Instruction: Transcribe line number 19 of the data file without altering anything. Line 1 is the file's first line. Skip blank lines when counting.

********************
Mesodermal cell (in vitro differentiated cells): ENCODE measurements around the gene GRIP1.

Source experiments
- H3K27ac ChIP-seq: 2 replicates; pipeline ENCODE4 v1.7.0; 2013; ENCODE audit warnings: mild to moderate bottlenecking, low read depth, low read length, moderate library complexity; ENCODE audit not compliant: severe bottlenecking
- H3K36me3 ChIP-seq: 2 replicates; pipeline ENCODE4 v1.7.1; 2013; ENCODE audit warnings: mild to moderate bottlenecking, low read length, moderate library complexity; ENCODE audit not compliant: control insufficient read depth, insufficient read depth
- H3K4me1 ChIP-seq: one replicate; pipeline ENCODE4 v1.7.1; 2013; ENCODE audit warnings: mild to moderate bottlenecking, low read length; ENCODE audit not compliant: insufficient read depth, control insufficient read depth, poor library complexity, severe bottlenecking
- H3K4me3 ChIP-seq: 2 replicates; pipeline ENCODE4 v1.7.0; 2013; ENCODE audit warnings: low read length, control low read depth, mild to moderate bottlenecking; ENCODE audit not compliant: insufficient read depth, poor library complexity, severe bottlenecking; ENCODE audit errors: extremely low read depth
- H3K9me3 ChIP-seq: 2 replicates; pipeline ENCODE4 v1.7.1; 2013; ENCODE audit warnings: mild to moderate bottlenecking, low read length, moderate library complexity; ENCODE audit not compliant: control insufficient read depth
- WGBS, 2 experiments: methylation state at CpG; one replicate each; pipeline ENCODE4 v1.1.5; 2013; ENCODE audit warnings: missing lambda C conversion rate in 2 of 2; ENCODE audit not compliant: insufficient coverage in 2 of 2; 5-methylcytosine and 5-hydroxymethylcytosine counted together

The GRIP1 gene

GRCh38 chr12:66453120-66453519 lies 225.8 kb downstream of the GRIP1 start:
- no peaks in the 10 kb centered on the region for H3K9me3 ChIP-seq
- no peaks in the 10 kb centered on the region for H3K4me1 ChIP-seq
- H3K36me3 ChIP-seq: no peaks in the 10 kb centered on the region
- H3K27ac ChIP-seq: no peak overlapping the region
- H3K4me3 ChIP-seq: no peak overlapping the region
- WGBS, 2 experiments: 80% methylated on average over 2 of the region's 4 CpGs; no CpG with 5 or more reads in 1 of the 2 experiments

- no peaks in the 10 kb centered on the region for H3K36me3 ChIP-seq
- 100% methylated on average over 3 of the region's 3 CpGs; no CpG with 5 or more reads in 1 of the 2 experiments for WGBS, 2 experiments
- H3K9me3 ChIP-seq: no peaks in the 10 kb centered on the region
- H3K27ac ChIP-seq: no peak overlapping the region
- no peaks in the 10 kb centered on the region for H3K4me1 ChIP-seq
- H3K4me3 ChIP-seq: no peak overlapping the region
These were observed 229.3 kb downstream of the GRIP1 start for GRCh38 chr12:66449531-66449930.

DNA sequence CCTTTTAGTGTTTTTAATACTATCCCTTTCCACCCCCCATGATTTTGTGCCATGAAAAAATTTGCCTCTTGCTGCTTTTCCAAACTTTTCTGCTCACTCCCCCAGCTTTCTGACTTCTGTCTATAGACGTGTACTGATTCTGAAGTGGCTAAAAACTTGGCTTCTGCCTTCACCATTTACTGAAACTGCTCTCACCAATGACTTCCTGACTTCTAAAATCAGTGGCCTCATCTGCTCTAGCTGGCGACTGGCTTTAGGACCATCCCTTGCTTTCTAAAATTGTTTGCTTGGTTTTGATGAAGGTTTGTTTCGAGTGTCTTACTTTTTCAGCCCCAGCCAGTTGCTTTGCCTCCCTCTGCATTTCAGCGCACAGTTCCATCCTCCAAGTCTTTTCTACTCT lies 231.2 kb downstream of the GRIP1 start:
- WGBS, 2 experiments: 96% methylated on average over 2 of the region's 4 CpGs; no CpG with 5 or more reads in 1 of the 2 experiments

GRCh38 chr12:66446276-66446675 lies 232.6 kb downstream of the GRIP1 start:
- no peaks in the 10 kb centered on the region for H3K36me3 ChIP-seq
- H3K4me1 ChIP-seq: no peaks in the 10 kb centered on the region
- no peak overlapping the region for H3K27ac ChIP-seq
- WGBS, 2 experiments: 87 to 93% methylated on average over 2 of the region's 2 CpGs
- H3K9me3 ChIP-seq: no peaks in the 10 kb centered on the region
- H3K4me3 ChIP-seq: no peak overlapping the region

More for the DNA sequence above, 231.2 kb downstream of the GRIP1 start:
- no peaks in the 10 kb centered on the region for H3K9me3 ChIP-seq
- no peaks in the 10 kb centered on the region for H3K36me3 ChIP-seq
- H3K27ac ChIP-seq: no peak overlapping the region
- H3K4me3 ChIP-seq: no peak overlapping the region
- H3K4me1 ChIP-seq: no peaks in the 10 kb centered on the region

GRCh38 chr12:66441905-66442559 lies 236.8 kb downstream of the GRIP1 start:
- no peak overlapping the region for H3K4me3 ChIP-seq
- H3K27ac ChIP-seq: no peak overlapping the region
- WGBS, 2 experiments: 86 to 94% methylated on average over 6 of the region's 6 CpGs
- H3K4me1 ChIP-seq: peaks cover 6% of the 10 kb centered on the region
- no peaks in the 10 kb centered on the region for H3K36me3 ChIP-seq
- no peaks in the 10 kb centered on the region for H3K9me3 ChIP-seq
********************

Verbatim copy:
- H3K9me3 ChIP-seq: no peaks in the 10 kb centered on the region